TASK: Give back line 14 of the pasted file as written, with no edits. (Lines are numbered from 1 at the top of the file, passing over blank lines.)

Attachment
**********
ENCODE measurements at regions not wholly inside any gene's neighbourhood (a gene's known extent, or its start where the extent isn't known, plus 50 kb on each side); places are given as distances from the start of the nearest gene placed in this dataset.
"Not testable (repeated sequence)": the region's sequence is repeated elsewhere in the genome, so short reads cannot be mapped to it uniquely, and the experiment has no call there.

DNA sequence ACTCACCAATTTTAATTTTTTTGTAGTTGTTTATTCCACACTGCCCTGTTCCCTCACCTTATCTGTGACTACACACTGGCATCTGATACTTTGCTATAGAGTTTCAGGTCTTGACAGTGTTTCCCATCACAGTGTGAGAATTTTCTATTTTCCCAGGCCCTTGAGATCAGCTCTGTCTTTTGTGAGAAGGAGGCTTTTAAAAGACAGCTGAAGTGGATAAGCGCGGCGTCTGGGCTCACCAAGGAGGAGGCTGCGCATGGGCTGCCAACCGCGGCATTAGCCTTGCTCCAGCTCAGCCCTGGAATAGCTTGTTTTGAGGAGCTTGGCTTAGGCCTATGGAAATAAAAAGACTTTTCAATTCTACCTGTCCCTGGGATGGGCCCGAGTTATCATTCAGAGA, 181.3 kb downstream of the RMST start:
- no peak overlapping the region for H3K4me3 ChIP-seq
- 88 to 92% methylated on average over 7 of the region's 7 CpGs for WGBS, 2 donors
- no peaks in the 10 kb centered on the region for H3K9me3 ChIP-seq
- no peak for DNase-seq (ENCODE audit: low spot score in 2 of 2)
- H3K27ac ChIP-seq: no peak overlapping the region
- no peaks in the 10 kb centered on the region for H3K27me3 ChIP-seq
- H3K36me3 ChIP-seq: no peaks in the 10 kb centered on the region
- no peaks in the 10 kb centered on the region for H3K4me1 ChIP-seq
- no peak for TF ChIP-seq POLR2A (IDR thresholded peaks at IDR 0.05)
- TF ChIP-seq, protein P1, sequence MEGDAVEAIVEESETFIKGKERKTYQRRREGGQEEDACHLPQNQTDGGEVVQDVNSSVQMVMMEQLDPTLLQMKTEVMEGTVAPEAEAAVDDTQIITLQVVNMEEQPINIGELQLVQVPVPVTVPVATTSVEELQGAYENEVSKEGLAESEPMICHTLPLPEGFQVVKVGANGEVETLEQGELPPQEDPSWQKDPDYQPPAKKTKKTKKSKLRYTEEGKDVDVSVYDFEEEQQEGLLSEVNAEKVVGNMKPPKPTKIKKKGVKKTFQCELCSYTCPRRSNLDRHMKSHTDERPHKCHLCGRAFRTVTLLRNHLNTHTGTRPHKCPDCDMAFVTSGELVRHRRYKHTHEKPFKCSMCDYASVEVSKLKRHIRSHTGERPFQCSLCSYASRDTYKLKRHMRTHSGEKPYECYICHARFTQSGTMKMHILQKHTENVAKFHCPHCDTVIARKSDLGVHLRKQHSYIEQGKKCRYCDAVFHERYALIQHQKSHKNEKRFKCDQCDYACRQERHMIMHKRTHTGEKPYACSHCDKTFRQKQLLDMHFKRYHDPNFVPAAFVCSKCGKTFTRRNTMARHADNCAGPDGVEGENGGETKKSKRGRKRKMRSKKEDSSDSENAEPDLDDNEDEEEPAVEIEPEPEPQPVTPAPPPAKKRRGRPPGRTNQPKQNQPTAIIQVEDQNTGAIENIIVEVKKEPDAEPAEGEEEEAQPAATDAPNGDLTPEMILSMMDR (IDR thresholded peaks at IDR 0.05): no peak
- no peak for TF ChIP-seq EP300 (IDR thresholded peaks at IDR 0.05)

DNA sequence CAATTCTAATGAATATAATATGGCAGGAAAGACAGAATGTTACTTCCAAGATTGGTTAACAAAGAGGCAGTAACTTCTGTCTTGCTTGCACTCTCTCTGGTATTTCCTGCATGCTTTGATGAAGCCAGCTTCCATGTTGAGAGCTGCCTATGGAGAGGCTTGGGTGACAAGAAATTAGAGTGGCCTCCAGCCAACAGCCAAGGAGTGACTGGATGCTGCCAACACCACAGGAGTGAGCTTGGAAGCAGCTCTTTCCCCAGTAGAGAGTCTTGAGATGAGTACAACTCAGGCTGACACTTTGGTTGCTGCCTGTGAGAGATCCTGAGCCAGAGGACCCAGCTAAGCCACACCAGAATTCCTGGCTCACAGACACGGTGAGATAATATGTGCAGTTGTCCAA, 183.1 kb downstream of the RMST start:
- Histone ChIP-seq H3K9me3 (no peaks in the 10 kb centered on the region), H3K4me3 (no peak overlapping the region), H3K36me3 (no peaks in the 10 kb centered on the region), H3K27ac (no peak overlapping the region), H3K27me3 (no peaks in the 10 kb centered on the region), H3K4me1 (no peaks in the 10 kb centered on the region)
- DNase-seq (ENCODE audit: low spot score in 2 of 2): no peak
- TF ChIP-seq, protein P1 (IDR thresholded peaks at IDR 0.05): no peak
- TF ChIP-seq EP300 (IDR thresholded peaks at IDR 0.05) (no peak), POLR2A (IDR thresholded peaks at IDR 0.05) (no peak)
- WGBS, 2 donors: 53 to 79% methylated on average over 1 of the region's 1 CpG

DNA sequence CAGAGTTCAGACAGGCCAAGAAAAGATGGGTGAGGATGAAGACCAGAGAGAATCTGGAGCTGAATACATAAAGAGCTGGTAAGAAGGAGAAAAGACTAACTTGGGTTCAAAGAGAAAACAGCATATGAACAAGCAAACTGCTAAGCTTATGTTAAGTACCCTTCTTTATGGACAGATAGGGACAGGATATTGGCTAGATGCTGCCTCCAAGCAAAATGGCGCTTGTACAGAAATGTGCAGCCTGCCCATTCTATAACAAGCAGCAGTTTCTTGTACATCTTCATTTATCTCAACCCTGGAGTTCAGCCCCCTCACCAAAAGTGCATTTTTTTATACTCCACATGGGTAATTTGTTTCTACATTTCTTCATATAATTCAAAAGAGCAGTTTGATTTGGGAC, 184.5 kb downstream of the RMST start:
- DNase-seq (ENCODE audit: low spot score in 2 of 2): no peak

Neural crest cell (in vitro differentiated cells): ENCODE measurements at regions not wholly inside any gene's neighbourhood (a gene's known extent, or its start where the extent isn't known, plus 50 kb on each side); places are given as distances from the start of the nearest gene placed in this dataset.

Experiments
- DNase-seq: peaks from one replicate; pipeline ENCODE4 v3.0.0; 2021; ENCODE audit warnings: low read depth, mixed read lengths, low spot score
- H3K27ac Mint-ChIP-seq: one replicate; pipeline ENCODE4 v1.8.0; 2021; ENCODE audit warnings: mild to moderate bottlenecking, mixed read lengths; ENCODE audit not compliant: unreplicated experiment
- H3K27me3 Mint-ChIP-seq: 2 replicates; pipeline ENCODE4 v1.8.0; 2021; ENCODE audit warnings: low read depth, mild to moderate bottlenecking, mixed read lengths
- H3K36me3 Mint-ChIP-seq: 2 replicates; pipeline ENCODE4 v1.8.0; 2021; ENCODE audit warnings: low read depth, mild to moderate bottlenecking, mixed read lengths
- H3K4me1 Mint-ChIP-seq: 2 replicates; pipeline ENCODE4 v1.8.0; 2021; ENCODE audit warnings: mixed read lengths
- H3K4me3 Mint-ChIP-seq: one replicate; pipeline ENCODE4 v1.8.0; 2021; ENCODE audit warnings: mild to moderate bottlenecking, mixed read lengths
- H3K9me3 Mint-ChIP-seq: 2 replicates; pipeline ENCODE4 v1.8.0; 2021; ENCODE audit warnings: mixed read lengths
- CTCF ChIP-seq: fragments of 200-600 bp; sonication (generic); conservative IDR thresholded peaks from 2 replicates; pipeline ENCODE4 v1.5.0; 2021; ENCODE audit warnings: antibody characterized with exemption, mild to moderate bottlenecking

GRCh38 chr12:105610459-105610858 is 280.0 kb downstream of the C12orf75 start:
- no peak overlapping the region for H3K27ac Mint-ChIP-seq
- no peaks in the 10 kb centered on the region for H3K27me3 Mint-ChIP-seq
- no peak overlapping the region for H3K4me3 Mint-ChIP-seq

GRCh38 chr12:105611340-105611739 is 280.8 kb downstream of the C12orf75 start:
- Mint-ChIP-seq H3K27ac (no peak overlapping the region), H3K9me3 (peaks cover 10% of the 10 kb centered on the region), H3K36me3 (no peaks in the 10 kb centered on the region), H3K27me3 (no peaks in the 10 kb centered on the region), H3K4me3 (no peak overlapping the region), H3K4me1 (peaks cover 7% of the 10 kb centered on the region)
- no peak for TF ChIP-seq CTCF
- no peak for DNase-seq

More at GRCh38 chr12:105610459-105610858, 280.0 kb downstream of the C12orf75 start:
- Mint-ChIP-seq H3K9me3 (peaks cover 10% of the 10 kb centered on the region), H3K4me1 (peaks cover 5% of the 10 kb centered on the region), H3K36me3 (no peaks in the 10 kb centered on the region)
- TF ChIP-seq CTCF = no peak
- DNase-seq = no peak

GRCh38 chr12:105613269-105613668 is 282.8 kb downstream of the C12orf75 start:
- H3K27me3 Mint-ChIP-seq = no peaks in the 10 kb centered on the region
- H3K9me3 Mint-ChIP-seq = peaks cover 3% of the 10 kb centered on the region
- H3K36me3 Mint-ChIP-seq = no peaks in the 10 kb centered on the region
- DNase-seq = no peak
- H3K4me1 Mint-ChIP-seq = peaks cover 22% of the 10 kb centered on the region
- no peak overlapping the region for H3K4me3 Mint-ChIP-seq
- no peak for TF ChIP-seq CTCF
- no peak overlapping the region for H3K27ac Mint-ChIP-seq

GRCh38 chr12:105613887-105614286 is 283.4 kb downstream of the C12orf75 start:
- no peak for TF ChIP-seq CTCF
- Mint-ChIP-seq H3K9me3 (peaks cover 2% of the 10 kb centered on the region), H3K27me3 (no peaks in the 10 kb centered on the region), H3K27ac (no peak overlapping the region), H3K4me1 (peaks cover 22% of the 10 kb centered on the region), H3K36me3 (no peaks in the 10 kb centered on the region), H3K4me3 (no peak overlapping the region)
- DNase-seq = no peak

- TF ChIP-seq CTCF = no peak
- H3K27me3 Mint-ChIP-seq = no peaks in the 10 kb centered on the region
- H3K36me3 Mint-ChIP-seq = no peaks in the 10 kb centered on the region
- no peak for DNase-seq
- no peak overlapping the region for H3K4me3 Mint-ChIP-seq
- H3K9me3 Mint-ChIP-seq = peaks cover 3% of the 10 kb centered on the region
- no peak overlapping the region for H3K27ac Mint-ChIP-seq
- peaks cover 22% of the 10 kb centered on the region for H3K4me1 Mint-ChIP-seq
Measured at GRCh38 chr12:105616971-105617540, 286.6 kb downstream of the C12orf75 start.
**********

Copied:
- no peak for TF ChIP-seq EP300 (IDR thresholded peaks at IDR 0.05)